By Bruce McRae

The raven longs to be
a dog in the sky.
An iron nail on a tree branch.
A voice down a well.

The raven laughs itself sick
over the follies of man.
Guardian of the harbours,
it detests water.
A stone with wings,
there’s just no talking to it.

An irrational scratch.
A double-agent for the finches.
A metal and carbon coil,
the raven despises small gestures
of the hand and heart.
It sings as if it were the wind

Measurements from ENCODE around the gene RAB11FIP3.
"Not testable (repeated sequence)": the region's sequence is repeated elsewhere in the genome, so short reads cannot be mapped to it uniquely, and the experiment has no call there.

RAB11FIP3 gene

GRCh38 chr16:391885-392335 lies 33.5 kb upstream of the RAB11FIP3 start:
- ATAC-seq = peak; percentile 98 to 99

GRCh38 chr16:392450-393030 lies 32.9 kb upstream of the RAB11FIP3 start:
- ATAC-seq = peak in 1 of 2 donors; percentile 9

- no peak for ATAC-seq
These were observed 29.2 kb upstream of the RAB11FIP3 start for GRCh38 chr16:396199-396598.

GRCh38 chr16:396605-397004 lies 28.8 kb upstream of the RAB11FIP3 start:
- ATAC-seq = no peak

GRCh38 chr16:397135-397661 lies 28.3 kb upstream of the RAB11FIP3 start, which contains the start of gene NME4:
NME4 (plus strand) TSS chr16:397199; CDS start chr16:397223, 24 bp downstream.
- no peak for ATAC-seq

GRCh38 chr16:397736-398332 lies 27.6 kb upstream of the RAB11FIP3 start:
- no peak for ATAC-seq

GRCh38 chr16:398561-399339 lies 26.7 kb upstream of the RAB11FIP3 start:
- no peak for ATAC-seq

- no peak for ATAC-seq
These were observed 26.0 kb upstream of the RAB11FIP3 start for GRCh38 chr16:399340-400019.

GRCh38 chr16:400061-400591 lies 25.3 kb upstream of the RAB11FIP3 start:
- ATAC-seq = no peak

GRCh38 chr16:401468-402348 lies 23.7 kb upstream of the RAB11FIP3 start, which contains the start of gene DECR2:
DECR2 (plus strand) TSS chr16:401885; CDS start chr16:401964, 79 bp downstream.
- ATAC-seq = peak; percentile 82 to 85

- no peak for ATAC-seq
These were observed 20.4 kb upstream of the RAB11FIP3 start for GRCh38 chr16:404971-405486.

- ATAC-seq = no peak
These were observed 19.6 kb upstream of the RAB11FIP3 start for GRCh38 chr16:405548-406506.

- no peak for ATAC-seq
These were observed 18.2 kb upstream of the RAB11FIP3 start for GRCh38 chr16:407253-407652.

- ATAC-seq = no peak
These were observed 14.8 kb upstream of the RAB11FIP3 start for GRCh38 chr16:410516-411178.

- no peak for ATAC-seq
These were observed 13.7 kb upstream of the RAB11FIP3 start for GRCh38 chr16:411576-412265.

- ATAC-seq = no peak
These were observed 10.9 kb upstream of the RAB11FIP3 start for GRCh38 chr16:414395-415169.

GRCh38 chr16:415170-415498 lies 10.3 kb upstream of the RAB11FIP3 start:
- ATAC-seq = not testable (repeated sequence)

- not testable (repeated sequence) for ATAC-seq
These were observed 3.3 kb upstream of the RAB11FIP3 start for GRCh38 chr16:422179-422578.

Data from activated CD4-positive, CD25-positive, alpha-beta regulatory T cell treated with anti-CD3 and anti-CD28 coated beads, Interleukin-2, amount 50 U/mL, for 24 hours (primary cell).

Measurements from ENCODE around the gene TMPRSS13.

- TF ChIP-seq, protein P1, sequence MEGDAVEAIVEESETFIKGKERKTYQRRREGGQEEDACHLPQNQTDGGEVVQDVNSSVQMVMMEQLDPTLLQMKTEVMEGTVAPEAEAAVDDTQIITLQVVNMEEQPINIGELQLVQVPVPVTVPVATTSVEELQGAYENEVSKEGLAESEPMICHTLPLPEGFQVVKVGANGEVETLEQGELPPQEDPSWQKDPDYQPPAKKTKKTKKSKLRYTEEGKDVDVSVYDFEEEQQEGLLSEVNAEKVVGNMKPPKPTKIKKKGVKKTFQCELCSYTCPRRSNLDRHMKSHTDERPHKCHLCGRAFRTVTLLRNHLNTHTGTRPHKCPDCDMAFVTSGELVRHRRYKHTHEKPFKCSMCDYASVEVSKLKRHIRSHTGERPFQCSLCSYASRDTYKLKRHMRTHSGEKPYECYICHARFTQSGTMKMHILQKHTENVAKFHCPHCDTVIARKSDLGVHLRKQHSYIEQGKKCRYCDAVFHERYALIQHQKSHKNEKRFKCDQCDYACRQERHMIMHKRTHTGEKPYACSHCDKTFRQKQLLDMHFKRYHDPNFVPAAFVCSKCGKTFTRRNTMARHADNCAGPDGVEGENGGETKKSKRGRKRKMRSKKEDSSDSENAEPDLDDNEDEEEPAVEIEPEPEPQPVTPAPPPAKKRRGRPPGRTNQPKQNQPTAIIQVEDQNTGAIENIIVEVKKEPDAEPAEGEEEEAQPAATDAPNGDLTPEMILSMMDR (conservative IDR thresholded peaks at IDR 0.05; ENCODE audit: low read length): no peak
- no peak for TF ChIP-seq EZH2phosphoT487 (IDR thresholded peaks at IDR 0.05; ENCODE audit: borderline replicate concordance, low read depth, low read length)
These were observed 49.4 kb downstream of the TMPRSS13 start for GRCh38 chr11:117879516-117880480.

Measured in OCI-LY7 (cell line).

or a knifeblade in your back.
Its head holds a gravestone or two,
dabs of blood, a bale of wire,
a long and sour incantation.
Its call is a needle
sewing a hand to a hand.

Raven. Not what it is.
Every other equinox
it comes down from its mountain
to visit with your ancestors
and walk among men’s leavings.

Sipping from the ether,
it pulls one over on your God,
cackling like a farmer’s scattergun.

There is no night
it does not remember.

Bruce McRae did not send us a bio, forcing us to conclude that he is, in fact, notorious international crime lord Keyser Söze.